It looked a lot like Tuesday inside Springfield City Hall this morning. Besides the date, the only real difference from today and tomorrow is that these voters are casting absentee ballots.
“Before our doors opened, we had 15 people standing outside, waiting from the hour of 8:30 a.m.,” says Springfield Election Commissioner Gladys Oyola. “We actually opened a little earlier to let them come in and let them vote.”
Their absentee ballots had to be in by noon. Today, Antoinette McGraw got hers in with just minutes to spare.
“I’m actually going to be flying out of town tomorrow,”says McGraw. “Because it landed like that, I need to put my vote in.”
It’s one of the three legitimate reasons why voters can cast their ballots, in person, before Election Day. Early voting isn’t allowed in Massachusetts unless a voter will be out of town, incapacitated, or their religious beliefs prohibit them from voting on November 6th.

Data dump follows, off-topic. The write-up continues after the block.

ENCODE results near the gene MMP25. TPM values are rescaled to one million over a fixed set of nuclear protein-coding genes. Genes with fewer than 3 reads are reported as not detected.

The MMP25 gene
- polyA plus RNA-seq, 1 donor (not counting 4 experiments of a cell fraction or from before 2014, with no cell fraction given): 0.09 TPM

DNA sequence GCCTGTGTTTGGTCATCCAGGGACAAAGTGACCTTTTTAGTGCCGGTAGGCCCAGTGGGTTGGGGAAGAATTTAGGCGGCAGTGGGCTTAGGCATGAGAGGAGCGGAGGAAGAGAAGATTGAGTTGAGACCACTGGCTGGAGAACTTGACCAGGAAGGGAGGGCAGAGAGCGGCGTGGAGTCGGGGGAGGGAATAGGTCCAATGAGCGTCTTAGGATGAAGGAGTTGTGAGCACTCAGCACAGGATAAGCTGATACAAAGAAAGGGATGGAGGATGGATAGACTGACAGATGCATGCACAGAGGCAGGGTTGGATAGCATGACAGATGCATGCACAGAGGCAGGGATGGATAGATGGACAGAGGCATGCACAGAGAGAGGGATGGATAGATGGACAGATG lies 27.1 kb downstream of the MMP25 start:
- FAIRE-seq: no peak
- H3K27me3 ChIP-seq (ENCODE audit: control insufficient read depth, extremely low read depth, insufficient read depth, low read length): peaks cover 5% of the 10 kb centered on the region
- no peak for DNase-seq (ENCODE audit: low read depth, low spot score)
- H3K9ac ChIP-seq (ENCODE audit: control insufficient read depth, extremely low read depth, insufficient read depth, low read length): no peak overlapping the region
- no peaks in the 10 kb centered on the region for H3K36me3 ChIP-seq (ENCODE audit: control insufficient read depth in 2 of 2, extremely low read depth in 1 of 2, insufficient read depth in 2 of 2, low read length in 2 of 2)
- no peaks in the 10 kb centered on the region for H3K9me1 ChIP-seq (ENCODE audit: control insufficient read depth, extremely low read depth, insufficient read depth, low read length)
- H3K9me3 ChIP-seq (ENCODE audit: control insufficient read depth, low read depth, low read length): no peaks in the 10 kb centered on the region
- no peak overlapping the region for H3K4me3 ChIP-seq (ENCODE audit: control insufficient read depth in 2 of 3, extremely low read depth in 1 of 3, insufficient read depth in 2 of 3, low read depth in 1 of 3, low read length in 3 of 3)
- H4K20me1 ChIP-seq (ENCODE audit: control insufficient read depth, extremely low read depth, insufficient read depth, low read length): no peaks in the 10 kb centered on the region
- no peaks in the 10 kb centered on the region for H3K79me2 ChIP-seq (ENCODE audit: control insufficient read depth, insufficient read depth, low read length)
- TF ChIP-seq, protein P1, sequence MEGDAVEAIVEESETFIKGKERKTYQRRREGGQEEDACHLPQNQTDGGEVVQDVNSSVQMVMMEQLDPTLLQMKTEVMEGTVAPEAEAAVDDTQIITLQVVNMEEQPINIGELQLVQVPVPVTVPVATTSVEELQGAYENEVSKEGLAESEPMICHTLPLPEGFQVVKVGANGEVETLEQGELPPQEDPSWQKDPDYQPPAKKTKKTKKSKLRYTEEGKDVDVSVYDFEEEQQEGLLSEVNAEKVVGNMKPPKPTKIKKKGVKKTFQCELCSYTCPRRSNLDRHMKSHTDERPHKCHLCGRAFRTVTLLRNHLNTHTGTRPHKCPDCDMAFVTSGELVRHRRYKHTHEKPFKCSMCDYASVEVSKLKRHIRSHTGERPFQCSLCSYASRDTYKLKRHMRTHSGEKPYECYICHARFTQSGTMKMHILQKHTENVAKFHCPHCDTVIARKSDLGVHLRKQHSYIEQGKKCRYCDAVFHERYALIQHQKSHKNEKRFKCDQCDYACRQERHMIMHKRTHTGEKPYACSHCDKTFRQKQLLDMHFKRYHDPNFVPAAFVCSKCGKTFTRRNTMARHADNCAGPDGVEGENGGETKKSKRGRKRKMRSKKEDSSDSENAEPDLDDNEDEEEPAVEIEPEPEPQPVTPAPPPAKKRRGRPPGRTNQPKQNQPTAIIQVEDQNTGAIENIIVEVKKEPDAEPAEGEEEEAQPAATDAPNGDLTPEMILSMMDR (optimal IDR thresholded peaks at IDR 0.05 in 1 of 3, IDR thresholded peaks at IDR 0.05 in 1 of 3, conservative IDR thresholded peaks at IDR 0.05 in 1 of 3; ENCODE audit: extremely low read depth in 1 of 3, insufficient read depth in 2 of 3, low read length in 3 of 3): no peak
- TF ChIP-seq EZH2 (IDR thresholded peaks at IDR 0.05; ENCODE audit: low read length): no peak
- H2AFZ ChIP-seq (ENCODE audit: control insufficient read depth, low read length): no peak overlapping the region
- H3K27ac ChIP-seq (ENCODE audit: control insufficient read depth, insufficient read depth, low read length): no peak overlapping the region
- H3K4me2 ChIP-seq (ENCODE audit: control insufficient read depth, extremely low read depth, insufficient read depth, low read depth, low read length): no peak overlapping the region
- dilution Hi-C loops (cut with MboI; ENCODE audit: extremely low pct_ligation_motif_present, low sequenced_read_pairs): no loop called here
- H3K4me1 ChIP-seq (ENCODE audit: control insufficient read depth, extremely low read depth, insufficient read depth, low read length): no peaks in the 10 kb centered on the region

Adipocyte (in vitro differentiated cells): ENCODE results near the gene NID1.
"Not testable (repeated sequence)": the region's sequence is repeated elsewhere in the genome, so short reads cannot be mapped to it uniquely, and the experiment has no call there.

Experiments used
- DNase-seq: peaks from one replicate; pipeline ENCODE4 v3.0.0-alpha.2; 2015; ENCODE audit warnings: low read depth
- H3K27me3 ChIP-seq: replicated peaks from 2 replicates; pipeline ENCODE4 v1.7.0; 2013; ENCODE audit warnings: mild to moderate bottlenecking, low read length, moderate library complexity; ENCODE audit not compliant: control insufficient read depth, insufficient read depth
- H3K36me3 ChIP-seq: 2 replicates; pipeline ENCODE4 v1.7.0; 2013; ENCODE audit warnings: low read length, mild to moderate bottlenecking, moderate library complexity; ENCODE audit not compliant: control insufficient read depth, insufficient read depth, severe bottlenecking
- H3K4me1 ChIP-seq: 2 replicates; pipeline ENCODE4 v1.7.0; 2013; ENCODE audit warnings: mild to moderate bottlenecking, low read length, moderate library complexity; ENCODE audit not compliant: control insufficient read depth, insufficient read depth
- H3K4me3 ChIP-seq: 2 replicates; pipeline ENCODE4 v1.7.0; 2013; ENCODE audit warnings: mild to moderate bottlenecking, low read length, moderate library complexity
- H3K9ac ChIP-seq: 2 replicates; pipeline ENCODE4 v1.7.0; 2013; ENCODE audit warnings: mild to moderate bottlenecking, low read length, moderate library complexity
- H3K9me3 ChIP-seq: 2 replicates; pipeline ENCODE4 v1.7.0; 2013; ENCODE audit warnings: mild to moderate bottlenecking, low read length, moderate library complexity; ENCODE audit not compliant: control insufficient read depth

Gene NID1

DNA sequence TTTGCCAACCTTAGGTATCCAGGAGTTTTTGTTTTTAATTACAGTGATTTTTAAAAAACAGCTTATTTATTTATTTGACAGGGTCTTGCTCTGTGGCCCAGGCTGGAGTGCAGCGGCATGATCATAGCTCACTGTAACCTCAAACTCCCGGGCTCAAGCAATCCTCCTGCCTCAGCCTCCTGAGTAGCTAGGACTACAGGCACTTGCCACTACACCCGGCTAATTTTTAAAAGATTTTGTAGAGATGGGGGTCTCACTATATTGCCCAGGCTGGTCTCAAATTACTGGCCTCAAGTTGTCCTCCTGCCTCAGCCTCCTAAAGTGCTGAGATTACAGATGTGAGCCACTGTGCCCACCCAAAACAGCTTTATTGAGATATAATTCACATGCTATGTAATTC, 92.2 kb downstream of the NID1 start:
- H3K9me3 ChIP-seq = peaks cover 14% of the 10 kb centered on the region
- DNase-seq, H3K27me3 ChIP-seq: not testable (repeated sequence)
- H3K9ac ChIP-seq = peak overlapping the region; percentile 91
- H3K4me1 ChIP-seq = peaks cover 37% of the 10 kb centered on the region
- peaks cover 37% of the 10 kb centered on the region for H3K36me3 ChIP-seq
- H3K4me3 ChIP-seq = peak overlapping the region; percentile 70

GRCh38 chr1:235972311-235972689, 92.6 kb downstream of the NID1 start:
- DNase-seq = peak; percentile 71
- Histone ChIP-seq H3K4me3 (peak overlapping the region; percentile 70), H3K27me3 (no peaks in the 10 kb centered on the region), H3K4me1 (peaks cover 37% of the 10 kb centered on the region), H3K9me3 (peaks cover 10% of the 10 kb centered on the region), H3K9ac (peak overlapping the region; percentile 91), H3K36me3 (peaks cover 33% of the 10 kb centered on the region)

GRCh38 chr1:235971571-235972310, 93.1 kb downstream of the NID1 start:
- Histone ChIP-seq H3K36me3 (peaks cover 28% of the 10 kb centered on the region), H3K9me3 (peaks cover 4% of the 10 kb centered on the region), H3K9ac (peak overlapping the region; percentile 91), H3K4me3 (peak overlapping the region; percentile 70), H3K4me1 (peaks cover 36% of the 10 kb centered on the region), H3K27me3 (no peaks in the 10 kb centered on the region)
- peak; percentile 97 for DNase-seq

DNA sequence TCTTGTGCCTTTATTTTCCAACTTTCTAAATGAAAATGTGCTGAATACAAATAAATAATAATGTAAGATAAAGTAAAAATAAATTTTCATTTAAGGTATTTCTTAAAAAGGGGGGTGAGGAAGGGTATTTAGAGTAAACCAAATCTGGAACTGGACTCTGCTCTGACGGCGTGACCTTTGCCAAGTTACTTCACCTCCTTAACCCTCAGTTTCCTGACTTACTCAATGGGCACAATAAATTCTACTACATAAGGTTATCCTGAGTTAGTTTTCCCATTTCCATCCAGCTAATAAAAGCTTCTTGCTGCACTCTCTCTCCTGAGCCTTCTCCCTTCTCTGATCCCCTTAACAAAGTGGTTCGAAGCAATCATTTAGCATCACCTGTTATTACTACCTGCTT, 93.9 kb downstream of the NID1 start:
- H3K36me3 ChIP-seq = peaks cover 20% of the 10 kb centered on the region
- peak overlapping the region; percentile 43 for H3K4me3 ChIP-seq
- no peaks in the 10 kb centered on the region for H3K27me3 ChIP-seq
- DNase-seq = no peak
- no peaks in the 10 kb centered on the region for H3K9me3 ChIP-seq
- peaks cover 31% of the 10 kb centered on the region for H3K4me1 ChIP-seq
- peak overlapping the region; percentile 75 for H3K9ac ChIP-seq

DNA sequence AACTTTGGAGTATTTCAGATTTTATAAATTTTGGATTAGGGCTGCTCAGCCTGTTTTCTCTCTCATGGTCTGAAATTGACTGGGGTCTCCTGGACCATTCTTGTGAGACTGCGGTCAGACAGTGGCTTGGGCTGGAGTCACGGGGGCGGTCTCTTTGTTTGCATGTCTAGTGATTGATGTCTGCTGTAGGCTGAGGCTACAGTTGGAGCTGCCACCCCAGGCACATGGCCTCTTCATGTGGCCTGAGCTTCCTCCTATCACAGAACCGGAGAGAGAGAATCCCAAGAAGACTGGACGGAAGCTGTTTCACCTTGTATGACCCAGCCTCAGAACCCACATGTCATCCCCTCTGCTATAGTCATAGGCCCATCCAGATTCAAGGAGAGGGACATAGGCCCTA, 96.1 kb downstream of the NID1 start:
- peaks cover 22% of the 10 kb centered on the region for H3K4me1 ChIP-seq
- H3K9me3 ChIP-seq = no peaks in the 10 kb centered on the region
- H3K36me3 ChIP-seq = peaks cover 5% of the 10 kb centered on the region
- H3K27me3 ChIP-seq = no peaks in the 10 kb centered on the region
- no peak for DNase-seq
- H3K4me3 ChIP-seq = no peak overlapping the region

But, Oyola knows that some voters are bending those rules.
“Personally, in my opinion, I’d rather see someone vote early than not vote at all,” says Oyola. “So if they can come down to their town hall or city hall, I think that a lot city and town clerks would err on the side of saying that they want people to vote.”
Election officials say, if Massachusetts were to implement early voting — similar to other states — it would probably get a pretty positive response.
“It’s successful in other states, so I think the trend, it looks like it would shift in Massachusetts, eventually, if we get enough grounds,” says Oyola. “The voters seem to be receptive to it — they seem to want it — so we just have to wait and see whether or not the state will implement it.”
Since early voting isn’t allowed, election officials can’t actually start processing absentee ballots until tomorrow. That means we’ll have to wait a bit longer to get those final numbers.